On August 14th 1670,the Quaker William Penn, founder of Pennsylvania, preached to a large crowd on a London Street. The peace was disturbed and Penn, with his co-religionist William Mead, was arrested. The two men stood trial at the Old Bailey in the first days of September. They conducted their own defence and Penn recorded the trial in great detail. His record was preserved in the State Trials which were collected in 1719. In this series we will present Penn’s account in its entirety. In it Penn is the “Observer” who makes frequent comments throughout and sums up the conclusion of the Trial. This trial was, in effect, the first on record to explore the limits of Free Speech – a subject that is still a matter of concern in the 21st. Century. Here is the second instalment.
NewgateTHE TRYAL of WILLIAM PENN and WILLIAM MEAD,at the Sessions held at the Old Baily in London, the 1st, 3rd, 4th, and 5th of September, 1670.
Done by themselves.Day 2: The third of September 1670, the Court sat.PRESENTSAM. STARLING, MayorTHO. HOWEL, Recorder.THO. BLOODWORTH, Alderman.WILLIAM PEAK, Alderman.JOHN ROBINSON, Alderman.RICHARD FORD, Alderman.JOSEPH SHELDEN, Alderman.JOHN SMITH, Sheriff.JAMES EDWARDS, Sheriff.RICHARD BROWNE, Sheriff.CRYER. OYez, etc.CLERK. Bring William Penn and William Mead to the Bar.MAYOR. Sirrah, who bid you put off their Hats? Put on their Hats again.OBSERV. Whereupon one of the Officers putting the Prisoners Hats upon their Heads (pursuant to the Order of the Court) brought them to the Bar.RECORDER. Do you know where you are?PEN. Yes.RECORDER. Do not you know it is the King’s Court?PEN. I know it to be a Court, and I suppose it to be the King’s Court.RECORDER. Do you not know there is Respect due to the Court?PEN. Yes.RECORDER. Why do you not pay it then?PEN. I do so.RECORDER. Why do you not pull off your Hat then?PEN. Because I do not believe that to be any Respect.RECORDER. Well, the Court sets forty Marks a piece upon your Heads, as a Fine for your Contempt of the Court.PEN. I desire it might be observed, that we came into the Court with our Hats off (that is, taken off) and if they have been put on since, it was by Order from the Bench; and therefore not we, but the Bench should be fined.MEAD. I have a Question to ask the Recorder. Am I fined also?RECORDER. Yes.MEAD. I desire the Jury, and all People to take notice of this Injustice of the Recorder; who spake to me to pull off my Hat? and yet hath he put a Fine upon my Head. O fear the Lord, and dread his Power, and yield to the Guidance of his Holy Spirit, for he is not far from every one of you.The Jury sworn again.OBSERV. J. Robinson, Lieutenant of the Tower, disingenuously objected against —- Bushel, as if he had not kiss’d the Book, and therefore would have him sworn again; tho’ indeed it was on purpose to have made use of his Tenderness of Conscience in avoiding reiterated Oaths, to have put him by his being a Jury-man, apprehending him to be a Person not fit to answer their Arbitrary Ends.The Clerk read the Indictment, as aforesaid.CLERK. Cryer, Call James Cook into the Court, give him his Oath.CLERK. James Cook, lay your Hand upon the Book.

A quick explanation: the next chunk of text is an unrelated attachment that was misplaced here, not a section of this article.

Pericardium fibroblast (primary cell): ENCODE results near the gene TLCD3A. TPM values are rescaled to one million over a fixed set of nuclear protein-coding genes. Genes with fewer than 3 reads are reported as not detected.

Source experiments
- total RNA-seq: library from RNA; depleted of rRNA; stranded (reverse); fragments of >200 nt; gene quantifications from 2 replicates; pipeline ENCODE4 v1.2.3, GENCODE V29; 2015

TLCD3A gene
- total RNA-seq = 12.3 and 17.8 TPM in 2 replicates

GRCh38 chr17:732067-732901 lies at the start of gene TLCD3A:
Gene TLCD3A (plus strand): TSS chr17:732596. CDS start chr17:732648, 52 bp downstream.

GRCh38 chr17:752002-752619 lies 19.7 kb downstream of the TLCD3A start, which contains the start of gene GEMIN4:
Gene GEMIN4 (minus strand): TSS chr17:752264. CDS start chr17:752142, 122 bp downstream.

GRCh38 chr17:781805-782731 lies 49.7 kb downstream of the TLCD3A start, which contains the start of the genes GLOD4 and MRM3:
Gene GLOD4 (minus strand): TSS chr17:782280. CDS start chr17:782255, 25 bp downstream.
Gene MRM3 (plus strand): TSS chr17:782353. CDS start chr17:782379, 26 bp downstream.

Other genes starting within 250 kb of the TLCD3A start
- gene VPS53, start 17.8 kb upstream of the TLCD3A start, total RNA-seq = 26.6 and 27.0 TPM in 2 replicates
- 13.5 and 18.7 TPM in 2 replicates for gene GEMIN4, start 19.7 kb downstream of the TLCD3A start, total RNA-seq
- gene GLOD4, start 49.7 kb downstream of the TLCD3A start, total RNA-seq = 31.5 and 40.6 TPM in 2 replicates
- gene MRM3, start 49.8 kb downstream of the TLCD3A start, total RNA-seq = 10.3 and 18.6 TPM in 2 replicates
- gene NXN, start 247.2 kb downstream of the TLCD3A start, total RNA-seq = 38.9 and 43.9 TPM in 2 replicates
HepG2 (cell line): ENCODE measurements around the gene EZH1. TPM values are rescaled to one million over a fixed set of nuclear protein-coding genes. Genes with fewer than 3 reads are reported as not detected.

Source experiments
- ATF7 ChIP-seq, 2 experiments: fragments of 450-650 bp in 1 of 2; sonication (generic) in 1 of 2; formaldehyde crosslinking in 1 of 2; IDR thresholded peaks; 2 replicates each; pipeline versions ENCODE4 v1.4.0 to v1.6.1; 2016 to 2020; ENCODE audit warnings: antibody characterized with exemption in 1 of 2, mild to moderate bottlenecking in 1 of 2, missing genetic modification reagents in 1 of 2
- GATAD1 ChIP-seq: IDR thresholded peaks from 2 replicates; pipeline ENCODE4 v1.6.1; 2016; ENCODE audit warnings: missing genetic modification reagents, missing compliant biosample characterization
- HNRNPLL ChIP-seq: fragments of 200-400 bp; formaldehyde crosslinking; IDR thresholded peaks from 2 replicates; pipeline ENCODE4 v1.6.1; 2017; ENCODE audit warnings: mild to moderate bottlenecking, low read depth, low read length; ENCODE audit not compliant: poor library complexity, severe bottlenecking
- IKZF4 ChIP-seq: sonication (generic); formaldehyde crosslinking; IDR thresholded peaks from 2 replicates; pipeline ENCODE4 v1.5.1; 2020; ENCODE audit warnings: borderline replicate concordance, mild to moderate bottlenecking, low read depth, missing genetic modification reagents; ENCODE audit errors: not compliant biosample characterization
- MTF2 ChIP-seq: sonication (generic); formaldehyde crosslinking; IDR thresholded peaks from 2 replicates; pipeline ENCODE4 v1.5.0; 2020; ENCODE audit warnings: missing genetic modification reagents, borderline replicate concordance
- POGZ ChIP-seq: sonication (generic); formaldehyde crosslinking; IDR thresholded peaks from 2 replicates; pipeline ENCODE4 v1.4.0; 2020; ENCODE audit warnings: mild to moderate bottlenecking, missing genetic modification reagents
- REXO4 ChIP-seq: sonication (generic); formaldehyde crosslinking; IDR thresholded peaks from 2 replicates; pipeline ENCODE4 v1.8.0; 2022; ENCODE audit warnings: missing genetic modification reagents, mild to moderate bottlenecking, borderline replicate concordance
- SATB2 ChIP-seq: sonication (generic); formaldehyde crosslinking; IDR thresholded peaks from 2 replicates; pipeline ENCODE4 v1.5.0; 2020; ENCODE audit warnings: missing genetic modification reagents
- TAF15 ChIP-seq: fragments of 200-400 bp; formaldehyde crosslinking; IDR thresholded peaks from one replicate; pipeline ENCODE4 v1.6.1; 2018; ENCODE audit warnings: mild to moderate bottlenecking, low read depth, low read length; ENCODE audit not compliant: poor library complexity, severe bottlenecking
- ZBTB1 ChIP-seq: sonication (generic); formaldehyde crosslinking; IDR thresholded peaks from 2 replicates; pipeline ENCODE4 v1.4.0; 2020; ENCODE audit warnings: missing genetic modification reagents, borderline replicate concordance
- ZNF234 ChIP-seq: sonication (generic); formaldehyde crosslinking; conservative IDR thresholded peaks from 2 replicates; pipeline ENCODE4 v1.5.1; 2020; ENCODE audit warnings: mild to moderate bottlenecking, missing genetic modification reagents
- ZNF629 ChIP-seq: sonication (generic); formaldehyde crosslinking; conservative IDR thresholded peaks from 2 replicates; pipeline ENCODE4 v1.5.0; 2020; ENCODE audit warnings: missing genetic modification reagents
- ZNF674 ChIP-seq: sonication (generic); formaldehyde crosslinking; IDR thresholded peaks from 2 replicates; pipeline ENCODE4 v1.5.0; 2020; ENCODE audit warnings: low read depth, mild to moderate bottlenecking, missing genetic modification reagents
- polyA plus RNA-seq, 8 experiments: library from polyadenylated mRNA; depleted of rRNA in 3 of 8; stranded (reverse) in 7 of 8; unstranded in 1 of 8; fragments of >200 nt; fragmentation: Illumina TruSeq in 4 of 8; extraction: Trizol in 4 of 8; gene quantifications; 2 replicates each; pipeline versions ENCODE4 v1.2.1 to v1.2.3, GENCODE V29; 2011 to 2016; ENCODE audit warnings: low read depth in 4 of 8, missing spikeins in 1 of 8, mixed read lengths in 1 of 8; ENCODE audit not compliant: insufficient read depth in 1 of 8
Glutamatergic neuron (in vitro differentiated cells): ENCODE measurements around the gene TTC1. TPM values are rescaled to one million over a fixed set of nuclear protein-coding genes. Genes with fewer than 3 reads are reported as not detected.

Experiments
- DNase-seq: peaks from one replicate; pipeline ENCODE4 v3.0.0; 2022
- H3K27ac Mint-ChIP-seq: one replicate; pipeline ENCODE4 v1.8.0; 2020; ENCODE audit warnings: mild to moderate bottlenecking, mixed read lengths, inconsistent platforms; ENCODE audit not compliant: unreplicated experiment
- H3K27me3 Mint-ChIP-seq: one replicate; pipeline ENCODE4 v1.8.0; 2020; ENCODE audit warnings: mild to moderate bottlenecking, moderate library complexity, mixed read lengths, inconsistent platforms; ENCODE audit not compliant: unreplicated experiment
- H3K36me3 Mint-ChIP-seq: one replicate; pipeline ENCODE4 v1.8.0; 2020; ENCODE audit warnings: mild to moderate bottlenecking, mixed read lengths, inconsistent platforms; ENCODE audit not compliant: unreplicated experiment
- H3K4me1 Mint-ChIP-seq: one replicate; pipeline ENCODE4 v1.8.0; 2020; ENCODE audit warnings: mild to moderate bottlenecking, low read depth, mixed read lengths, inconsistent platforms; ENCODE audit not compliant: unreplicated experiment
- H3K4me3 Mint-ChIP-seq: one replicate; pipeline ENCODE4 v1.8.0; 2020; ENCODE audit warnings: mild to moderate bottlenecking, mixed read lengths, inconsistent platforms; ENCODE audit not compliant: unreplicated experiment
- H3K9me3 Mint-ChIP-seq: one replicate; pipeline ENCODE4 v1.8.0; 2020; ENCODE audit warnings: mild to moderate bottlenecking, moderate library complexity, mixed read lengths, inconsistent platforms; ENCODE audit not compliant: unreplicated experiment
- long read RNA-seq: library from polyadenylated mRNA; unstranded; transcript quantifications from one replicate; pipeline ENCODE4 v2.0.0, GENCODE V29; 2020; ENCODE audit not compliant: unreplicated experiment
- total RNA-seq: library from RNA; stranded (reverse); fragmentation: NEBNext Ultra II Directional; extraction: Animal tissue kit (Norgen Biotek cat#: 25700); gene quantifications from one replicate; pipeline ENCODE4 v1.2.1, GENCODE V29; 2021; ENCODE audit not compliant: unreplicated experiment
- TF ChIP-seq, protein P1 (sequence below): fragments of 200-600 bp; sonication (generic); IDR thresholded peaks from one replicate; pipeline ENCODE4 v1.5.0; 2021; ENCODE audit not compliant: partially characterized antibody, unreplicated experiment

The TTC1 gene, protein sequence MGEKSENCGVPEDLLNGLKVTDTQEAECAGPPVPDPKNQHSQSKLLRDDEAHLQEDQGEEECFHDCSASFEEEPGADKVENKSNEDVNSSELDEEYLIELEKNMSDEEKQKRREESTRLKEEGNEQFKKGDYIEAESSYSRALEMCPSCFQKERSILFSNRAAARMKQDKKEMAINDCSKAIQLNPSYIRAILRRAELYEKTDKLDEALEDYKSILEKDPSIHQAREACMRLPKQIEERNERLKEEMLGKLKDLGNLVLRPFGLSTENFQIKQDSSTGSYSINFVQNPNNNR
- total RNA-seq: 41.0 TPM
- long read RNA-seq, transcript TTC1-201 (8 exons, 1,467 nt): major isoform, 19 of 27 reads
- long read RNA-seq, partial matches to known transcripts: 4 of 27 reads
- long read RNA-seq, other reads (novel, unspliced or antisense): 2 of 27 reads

The Evidence you shall give to the Court, betwixt our Sovereign the King, and the Prisoners at the Bar, shall be the Truth, and the whole Truth, and nothing but the Truth. So help you God.COOK. I was sent for, from the Exchange, to go and disperse a Meeting in Gracechurch-Street, where I saw Mr. Penn speaking to the People, but I could not hear what he said, because of the Noise; I endeavoured to make way to take him, but I could not get to him for the Crowd of People; upon which Capt. Mead came to me, about the Kennel of the Street, and desired me to let him go on; for when he had done, he would bring Mr. Penn to me.COURT. What Number do you think might be there?COOK. About three or four Hundred People.COURT. Call Richard Read, give him his Oath.OBSERV. READ being sworn was ask’d, what do you know concerning the Prisoners at the Bar?READ. My Lord, I went to Gracechurch-Street, where I found a great Crowd of People, and I heard Mr. Penn preach to them; and I saw Capt. Mead speaking to Lieutenant Cook, but what he said, I could not tell.MEAD. What did William Penn say?READ. There was such a great Noise, that I could not tell what he said.MEAD. Jury, observe this Evidence, He saith he heard him Preach, and yet faith, he doth not know what he said.MEAD. Jury, take notice, he swears now a clean contrary thing to what he swore before the Mayor when we were committed: For now he swears that he saw me in Gracechurch-Street, and yet swore before the Mayor, when I was committed, that he did not see me there. I appeal to the Mayor himself, if this be not true.OBSERV. But no Answer was given.COURT. What Number do you think might be there?READ. About four or five hundred.PEN. I desire to know of him what Day it was?READ. The 14th Day of August.PEN. Did he speak to me, or let me know he was there; for I am very sure I never saw him.CLERK. Cryer, call —- —- into the Court.CLERK. Give him his Oath.—- My Lord, I saw a great Number of People, and Mr. Penn I suppose was speaking; I see him make a Motion with his Hands, and heard some Noise, but could not understand what he said. But for Capt. Mead, I did not see him there.RECORDER. What say you, Mr. Mead, were you there?MEAD. It is a Maxim in your own Law, Nemo tenetur accusare seipsum, which if it be not true Latin, I am sure it is true English, That no Man is bound to accuse himself: And why dost thou offer to ensnare me with such a Question? Doth not this shew thy Malice? Is this like unto a Judge, that ought to be Counsel for the Prisoner at the Bar?RECORDER. Sir, hold your Tongue, I did not go about to ensnare you.PEN. I desire we may come more close to the Point, and that Silence be commanded in the Court.CRYER. Oyez, all manner of Persons keep Silence upon Pain of Imprisonment–Silence Court.PEN. We confess our selves to be so far from recanting, or declining to vindicate the Assembling of our selves to Preach, Pray, or Worship the Eternal, Holy, Just God, that we declare to all the World, that we do believe it to be our indispensable Duty, to meet incessantly upon so good an Account; nor shall all the Powers upon Earth be able to divert us from reverencing and adoring our God who made it.BROWN.You are not here for worshipping God, but for breaking the Law; you do yourselves a great deal of Wrong in going on in that Discourse.PEN. I affirm I have broken no Law, nor am I guilty of the Indictment that is laid to my Charge; and to the End the Bench, the Jury, and my self, with these that hear us, may have a more direct Understanding of this Procedure, I desire you would let me know by what Law it is you prosecute me, and upon what Law you ground my Indictment.RECORDER. Upon the Common Law.PEN. Where is that Common Law?RECORDER. You must not think that I am able to run up so many Years, and over so many adjudged Cases, which we call Common Law, to answer your Curiosity.PEN. This Answer I am sure is very short of my Question, for if it be Common, it should not be so hard to produce.RECORDER. Sir, will you plead to your Indictment?PEN. Shall I plead to an Indictment that hath no Foundation in Law? If it contain that Law you say I have broken, why should you decline to produce that Law, since it will be impossible for the Jury to determine, or agree to bring in their Verdict, who have not the Law produced, by which they should measure the Truth of this Indictment, and the Guilt, or contrary of my Fact?RECORDER. You are a sawcy Fellow, speak to the Indictment.[Sidenote: OBSERV. At this time several upon the Bench urged hard upon the Prisoner to bear him down.]